Actually, thinking about it now, I really don't know what cargo will do if the version from Cargo.lock simply disappears from the registry (as it will for this alternate registry). It'd be very sad if every generation of the alternate registry had to include every built version ever to function. And would make local development a huge pain, since you'd have to sync your registry frequently.

This is already going to happen if the checksum changes.

Some very quick testing shows it getting quite confused in some situations :rofl:. But those are probably bugs that need fixing. Most situations it deals with correctly by just re-resolving a compatible version. If build metadata was working correctly then I think having the build process do something like insert the checksum into the version's build metadata would work fine.

My thinking with verify-checksums = false is that cargo would not even write out the checksum (i.e., it would use <none>) for that registry. In which case the Cargo.lock would remain valid.

Hehe, yeah, I'm not surprised :stuck_out_tongue:

My thinking with the cargo update -p proposal was to explicitly tell cargo that it should "refresh" a particular version. That might avoid some of the weirder behaviors without relaxing what cargo tolerates too much. But I agree we should probably have it give good errors in these cases regardless.

I'm not sure I follow what you're saying here?

Semver “build metadata” is an optional string that follows a + sign at the end of the version number. Two versions that are the same except for the build metadata are considered equal for comparison purposes.

Unfortunately, there are bugs in Cargo that show up when using build metadata, for example:

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Ah, interesting! That does seem like it could come in very handy here. It does still leave the issue of the Cargo.lock changing, but I suppose I could always reset it after a build to avoid giving the developer who calls build a dirty working directory.

Registries are not supposed to be used for code during development, but for final deployed snapshots only. For development you should use path dependencies. Your tool, instead of regenerating a registry, could make the required dependencies available in a folder, clone git submodules, etc.

You can use [patch] section to use both registry for releases and paths or git repos for dev.

Yeah, I'm aware of that :slight_smile: Unfortunately, that doesn't really work well if you want network-isolated continuous builds. There isn't anywhere central to publish to or pull from -- your internal/private dependencies are always built from source. It's true that I could inject a list of patch directives in each crate to point them at the output directory of each dependency, but that seems like more of a hack than generating a registry on the fly? I'd also still need to generate the registry index (I think), as otherwise cargo would reject, say, a dependency that says foo = { version = "1.0.0", registry = "internal" }.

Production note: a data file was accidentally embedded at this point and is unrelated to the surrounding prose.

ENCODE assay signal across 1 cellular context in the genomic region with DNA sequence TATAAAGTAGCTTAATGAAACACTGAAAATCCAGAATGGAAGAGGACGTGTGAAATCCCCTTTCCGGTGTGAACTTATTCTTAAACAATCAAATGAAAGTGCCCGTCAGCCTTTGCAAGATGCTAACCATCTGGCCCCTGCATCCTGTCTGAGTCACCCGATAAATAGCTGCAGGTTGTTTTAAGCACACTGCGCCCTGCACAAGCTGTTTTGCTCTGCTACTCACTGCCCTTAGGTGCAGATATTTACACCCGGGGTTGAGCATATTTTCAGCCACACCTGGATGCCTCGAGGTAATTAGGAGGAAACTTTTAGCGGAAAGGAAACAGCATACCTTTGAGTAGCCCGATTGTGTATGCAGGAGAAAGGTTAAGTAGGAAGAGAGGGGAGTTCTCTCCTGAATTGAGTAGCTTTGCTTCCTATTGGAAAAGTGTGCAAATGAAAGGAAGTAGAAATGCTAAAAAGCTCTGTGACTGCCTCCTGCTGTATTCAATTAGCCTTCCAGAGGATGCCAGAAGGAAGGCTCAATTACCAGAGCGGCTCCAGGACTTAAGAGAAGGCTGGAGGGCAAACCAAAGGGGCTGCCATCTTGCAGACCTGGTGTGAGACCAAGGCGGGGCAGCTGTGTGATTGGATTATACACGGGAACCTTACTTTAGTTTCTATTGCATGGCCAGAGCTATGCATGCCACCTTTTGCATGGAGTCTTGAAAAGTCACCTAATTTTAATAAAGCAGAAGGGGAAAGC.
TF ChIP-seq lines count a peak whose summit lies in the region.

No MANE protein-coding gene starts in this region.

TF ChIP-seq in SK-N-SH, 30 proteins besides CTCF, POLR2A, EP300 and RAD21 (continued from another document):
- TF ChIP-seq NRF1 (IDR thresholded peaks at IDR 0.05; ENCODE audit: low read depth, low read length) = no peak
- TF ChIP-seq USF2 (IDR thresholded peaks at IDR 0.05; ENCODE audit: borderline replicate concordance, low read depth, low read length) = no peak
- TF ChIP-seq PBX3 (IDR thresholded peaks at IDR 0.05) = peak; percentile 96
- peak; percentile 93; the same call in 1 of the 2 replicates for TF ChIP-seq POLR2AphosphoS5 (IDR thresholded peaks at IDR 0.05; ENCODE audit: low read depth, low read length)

[patch] isn't per dependency. In fact, it doesn't even work in dependencies. It's per workspace, and you only use it at the top level.

Create a new workspace, add whatever crates and patches to it that you want, and it will build patched crates. That's way easier than building a whole registry and crate files.

If your build system can get a .crate file, it should also be able to unpack it to a folder. If you can inject registry = "…" to the deps, you can just as well inject path = "…".

Internal throw-away registry is an incorrect use of a registry, and it makes everything more complicated for no benefit. You're fighting the core principle of registries trying to make them do exactly what path deps are for.

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I have done something very similar to this in cargo-local-serve where I deduplicated multiple releases of a crate by hashing each file stored inside a .crate file and then storing those files compressed individually in a kvstore.

I have tried making the rebuilds reproducible and as you point out, order and metadata are important, so I preserved the headers. However, the hash that cargo builds is on the entire .tar.gz file (crate files are renamed .tar.gz files) instead of on the .tar file. The tar file is nicely reproducible but deflate depends on the deflate implementation. When I started the project it all used a single zlib implementation, so it was easy for me to rebuild the .crate files. Then, sadly cargo started using the OS provided zlib, which does make the cargo binary a bit smaller, but also causes a lot more zlibs to be used for creation... I've wondered about creating wasm builds containing various zlibs but mostly wanted to wait for the wasm ecosystem to mature.